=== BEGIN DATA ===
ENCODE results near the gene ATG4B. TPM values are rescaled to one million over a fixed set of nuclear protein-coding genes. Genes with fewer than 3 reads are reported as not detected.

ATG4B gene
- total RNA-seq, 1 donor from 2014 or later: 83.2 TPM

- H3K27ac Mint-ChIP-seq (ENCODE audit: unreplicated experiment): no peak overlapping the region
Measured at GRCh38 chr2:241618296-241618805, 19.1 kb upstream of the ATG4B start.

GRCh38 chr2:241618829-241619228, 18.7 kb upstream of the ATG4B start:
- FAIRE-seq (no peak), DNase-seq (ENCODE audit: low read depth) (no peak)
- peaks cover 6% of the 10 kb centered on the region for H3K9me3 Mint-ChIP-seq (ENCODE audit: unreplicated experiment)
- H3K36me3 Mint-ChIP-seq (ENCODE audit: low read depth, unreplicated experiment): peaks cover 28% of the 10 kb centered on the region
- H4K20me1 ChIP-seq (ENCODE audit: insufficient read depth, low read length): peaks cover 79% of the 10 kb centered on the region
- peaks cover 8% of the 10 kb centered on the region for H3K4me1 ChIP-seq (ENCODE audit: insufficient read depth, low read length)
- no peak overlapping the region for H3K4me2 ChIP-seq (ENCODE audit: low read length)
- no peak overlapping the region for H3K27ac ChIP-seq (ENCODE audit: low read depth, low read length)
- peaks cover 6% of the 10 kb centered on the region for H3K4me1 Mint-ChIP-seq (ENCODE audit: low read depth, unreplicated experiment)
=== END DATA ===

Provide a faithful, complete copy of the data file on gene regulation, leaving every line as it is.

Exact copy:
ENCODE results near the gene ATG4B. TPM values are rescaled to one million over a fixed set of nuclear protein-coding genes. Genes with fewer than 3 reads are reported as not detected.

ATG4B gene
- total RNA-seq, 1 donor from 2014 or later: 83.2 TPM

- H3K27ac Mint-ChIP-seq (ENCODE audit: unreplicated experiment): no peak overlapping the region
Measured at GRCh38 chr2:241618296-241618805, 19.1 kb upstream of the ATG4B start.

GRCh38 chr2:241618829-241619228, 18.7 kb upstream of the ATG4B start:
- FAIRE-seq (no peak), DNase-seq (ENCODE audit: low read depth) (no peak)
- peaks cover 6% of the 10 kb centered on the region for H3K9me3 Mint-ChIP-seq (ENCODE audit: unreplicated experiment)
- H3K36me3 Mint-ChIP-seq (ENCODE audit: low read depth, unreplicated experiment): peaks cover 28% of the 10 kb centered on the region
- H4K20me1 ChIP-seq (ENCODE audit: insufficient read depth, low read length): peaks cover 79% of the 10 kb centered on the region
- peaks cover 8% of the 10 kb centered on the region for H3K4me1 ChIP-seq (ENCODE audit: insufficient read depth, low read length)
- no peak overlapping the region for H3K4me2 ChIP-seq (ENCODE audit: low read length)
- no peak overlapping the region for H3K27ac ChIP-seq (ENCODE audit: low read depth, low read length)
- peaks cover 6% of the 10 kb centered on the region for H3K4me1 Mint-ChIP-seq (ENCODE audit: low read depth, unreplicated experiment)